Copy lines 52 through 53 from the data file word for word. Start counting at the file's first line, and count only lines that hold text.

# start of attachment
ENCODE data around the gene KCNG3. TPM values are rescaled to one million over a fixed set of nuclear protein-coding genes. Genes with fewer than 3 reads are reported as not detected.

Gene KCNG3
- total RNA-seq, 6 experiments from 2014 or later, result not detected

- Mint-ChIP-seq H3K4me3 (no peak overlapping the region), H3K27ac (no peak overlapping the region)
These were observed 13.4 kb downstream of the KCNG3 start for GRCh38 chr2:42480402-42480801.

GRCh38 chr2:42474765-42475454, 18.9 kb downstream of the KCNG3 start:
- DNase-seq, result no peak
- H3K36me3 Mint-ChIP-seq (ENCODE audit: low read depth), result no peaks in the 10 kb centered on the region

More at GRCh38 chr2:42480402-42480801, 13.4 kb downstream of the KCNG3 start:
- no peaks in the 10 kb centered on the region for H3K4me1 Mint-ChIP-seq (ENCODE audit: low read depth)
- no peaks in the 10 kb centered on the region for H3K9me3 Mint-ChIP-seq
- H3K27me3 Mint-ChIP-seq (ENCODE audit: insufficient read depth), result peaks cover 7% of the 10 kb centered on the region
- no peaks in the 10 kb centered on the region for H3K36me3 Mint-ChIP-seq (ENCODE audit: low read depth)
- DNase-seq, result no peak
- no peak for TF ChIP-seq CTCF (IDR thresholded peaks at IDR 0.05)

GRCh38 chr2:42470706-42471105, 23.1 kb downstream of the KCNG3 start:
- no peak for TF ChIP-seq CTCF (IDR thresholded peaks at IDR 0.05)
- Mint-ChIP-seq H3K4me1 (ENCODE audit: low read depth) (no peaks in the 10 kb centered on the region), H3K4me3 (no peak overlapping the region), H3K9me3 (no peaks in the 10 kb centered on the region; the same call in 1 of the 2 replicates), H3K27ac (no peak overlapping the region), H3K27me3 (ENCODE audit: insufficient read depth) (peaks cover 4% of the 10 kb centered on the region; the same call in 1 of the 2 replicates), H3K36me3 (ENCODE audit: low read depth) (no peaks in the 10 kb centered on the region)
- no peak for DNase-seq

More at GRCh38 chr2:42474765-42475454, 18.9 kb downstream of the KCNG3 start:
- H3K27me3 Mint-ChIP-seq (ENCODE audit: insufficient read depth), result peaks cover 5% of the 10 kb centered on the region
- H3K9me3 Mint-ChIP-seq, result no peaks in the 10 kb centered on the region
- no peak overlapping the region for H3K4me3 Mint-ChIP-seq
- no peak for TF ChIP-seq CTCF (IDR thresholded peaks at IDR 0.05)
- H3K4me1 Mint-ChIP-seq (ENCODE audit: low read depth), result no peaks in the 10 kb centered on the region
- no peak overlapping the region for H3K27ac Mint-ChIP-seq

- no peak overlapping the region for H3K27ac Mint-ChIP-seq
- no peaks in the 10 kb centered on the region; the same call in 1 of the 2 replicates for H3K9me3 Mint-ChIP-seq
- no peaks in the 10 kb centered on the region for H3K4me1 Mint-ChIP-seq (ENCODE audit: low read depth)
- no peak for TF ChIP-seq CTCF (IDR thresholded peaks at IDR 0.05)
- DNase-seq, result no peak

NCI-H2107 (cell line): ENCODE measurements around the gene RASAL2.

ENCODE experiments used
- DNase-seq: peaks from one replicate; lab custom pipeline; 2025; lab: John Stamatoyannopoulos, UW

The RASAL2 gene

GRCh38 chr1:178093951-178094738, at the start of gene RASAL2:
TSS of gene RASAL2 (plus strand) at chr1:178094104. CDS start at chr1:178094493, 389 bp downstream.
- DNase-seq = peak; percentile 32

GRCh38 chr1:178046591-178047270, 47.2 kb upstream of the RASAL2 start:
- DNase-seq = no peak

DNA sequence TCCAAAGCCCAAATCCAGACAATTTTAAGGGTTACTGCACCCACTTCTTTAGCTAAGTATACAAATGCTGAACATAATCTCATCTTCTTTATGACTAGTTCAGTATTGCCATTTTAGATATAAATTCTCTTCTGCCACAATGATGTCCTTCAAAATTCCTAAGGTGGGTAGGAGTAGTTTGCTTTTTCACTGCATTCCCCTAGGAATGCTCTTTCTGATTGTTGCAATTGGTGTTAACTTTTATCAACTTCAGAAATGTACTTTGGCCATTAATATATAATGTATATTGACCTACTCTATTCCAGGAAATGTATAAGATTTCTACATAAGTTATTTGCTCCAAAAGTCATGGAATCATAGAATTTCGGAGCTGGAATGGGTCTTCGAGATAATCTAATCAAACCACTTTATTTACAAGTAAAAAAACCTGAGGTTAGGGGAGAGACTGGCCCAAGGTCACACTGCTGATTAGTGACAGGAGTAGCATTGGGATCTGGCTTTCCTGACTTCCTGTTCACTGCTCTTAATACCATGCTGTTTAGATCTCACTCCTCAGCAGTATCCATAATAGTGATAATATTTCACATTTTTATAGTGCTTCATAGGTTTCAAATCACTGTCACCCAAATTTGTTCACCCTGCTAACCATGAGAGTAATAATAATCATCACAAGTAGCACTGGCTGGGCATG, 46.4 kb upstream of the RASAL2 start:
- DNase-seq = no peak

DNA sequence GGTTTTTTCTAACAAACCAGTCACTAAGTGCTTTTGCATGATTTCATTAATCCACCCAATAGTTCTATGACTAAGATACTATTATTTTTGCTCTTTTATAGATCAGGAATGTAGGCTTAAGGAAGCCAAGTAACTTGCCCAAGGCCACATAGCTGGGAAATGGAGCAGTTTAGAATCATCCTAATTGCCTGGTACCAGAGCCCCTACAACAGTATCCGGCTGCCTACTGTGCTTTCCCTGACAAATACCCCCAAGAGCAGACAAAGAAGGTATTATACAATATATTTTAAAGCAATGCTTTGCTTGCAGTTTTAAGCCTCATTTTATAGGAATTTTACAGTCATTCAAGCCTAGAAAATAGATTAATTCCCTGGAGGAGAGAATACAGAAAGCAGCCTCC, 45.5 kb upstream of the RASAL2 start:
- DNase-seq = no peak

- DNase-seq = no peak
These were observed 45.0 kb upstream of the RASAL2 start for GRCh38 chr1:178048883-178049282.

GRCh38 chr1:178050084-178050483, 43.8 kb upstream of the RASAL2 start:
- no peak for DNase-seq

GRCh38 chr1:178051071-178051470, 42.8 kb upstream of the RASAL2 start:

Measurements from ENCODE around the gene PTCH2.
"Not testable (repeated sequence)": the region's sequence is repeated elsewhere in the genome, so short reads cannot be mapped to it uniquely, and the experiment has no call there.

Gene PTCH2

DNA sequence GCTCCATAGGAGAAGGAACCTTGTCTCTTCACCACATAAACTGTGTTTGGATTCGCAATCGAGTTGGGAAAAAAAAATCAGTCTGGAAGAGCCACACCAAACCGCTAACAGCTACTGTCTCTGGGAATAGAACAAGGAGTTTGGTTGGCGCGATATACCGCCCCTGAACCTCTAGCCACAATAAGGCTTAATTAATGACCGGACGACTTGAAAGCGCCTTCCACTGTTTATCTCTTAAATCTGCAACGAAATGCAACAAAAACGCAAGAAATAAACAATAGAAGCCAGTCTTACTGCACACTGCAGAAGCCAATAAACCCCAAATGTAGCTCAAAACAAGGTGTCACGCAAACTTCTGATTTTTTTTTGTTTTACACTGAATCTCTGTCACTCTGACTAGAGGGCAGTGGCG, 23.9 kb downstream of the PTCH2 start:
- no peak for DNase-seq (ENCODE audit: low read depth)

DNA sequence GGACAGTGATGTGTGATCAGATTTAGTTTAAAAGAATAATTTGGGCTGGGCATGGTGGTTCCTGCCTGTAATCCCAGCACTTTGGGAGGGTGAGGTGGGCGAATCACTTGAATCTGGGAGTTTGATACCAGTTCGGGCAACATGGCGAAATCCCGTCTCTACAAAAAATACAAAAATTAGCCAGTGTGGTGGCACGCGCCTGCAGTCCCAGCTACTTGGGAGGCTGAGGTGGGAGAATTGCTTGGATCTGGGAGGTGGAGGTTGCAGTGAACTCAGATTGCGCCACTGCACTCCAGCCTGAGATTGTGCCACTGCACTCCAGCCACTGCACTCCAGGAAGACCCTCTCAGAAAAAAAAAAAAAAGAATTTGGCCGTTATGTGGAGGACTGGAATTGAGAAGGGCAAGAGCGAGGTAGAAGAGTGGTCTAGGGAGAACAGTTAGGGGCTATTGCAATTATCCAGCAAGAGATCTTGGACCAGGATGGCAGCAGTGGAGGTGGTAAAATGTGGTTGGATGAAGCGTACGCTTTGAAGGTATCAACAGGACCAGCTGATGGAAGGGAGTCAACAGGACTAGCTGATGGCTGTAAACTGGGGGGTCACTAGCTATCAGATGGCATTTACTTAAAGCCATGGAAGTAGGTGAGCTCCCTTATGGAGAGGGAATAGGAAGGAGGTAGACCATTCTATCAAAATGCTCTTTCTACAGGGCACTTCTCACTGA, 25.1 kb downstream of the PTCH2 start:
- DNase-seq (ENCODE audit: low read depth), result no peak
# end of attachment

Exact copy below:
Gene PTCH2

DNA sequence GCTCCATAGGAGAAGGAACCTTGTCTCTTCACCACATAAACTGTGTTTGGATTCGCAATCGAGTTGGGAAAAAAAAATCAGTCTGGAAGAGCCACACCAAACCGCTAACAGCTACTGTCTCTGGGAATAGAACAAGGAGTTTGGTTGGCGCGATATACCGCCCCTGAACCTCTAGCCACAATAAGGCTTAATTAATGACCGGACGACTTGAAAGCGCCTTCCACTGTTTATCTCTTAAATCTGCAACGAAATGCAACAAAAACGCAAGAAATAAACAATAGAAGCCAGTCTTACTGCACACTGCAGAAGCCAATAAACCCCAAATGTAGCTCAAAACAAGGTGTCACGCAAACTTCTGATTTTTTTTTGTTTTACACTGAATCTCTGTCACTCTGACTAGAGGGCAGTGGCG, 23.9 kb downstream of the PTCH2 start: